About Theory and Code, I was not being as explicit in my posts, I think so. I say that "Theory Was Important TOO.". Just code was be a shit if you don't know what it does ( I have THOUSAND of this stuff, nothing useable to me. ) as the case of noisy simulation. But code is so important to you understand MORE FAST the theory. Teach anyone to resolve a serie of problems jsut explaining how do in a techinical language and you give a 70/30 fails until he/she really understand it. Teach anyone to resolve a serie of problems giving the proper result in the first and as magic, he/she inherit it as water, giving you 0/100 fails with sure.

The code given was so interesting. I was figuring that "process" is a class, right? policy is also a class, and both are used to make the function. Really, before this point, I don't know what I use with this. But the dinamyc of the code is simple. policy is a object, process the iteration. to each transition for process, a new result is compared and calculated using policy and so well.

The question is ( now above the theory, even I say and repeat, if a understandable one ): Policy is needed? It haves really the full needed methods?
Uses efficiently this? Understand? it's code without theory.

At other hand, some theory are just needed with a full mathemathical PhD. 20 years after, the work of your life is shit close to a enterprise 10000 employers similar project. It's theory without code.

Life is mathemathical, dear friend. But mathemathical formulas don't are the key to IA. Dreams are ramdom pieces of foms, sounds, color and facts, that are just recorded in your mind, even if you don't know. You can dream with a woman that you can swear and take off your eyes that you never seen, but You see her, maybe at glance, when you take a bus to go home. Brain is so powerful, the power isn't know why Ideology is not strong at level of control it. You can't for yourself, but your brain can. Understand it? First, to build a dream, you need material. If you create a interative world that your object have contact with others, ALL iterations have to be recorded. But not all are useable, so the brain solve this in a single "acelerate your most useable thinks". So if you understand how the brain record this, analysis this, give priority to pieces of this above others, mathemathical is just a cicle of "ifs" and "fors" at end of code.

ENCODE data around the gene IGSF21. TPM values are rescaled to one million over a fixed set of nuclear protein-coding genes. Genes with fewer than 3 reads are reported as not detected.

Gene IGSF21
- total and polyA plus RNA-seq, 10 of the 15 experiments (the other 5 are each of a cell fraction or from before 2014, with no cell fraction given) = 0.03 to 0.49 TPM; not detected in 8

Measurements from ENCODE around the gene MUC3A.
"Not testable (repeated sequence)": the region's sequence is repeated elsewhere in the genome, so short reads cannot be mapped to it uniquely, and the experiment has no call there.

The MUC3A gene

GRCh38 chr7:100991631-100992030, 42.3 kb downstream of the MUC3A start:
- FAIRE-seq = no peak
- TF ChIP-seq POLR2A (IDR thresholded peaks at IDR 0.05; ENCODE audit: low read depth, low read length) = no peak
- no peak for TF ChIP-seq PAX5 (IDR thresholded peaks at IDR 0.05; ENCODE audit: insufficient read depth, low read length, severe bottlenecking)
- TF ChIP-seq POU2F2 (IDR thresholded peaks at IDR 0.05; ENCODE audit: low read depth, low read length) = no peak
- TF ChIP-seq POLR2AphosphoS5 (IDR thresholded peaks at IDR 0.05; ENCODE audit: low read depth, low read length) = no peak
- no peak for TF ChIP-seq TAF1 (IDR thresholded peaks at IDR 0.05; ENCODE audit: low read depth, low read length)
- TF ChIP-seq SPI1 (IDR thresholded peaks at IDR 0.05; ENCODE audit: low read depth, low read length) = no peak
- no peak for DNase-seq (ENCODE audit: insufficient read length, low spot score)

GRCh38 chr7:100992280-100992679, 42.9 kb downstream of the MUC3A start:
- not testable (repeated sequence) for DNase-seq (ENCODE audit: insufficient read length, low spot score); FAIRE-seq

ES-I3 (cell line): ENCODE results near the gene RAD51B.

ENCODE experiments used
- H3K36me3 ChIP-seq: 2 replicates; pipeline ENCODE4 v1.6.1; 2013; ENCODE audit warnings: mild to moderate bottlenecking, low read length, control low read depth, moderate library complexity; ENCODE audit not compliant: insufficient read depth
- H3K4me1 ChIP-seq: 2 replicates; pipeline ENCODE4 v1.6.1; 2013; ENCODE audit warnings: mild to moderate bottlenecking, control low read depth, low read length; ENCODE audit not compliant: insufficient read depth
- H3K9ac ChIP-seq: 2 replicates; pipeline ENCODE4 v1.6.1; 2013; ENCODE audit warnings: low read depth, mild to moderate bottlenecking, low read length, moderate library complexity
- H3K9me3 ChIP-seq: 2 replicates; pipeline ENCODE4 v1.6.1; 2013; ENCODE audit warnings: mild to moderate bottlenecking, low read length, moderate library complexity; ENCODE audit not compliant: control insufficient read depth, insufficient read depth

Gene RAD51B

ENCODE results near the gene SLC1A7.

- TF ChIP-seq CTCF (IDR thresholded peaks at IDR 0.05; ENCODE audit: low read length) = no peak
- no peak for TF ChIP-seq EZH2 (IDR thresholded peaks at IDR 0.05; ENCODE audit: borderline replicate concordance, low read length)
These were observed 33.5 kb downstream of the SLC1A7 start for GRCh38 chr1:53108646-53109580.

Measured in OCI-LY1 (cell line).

To complete, programming is hard, but if you don't like it. I can't explain, but to me programming is so easy because I do this the way to follow. I just love it, as a son. I was sad with fails, glad with sucess. Each key pressed is hope, and this is the heart of programmer. If you spend time on programming, jump out. If you dedicate time to programming, you will be a master, don't matter how. This is the SURVIVE-OF-FITTEST, a natural law that moves the world.


[Edited by - DarkThrone on June 13, 2005 9:40:29 PM]

#17 Squirm   Members   -  Reputation: 481

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Posted 15 June 2005 - 05:21 AM

Quote:
If IA is mathemathical, give me the magical formula of a dream.


X = 7;

No really.

If this answer isn't the one you are looking for, you have not sufficiently well defined the word "dream".



#18 WeirdoFu   Members   -  Reputation: 205

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Posted 15 June 2005 - 06:45 AM

Quote:
Original post by DarkThrone
If IA is mathemathical, give me the magical formula of a dream. Or to be more simple, give me the formula that calculates the sensation when you awakes and acidentally smash the finger of your foot in the edge of the door.


That's quite interesting. Have you seen or read the results of dream research? Well, the most promising results show that dreams are actually the results of random neuron firing, which is just a series of random images, color, or memory or whatever. The pieces of information used in a dream are both conscious and subconscious. The average person remembers more things than they consciously know. So, the people with photographic memories are just special in the sense that they know how to access the memories they've gained subconsciously. So, back to the point. They found that dreams are inherently random. However, since our brains aren't very good at dealing with pure randomness, the first instinct is to try to make sense of it. So, when we are dreaming, our brain is rapidly processing random information and trying to make sense of them, which sometimes is not possible. This result comes from the fact that experiments show that people who have just woken from a dream state are actually more competent at finding correlations between random things, than a person who has awoken from a deep sleep state or a fully awake person. So, that's why sometimes dreams tend to "jump" around. So, the process of finding a commonalities and trying to interpret random data is pretty much statistical regression. So, mathematically, the brain is performing multi-dimensional statistical regression to try and create order from the randomness that it is given.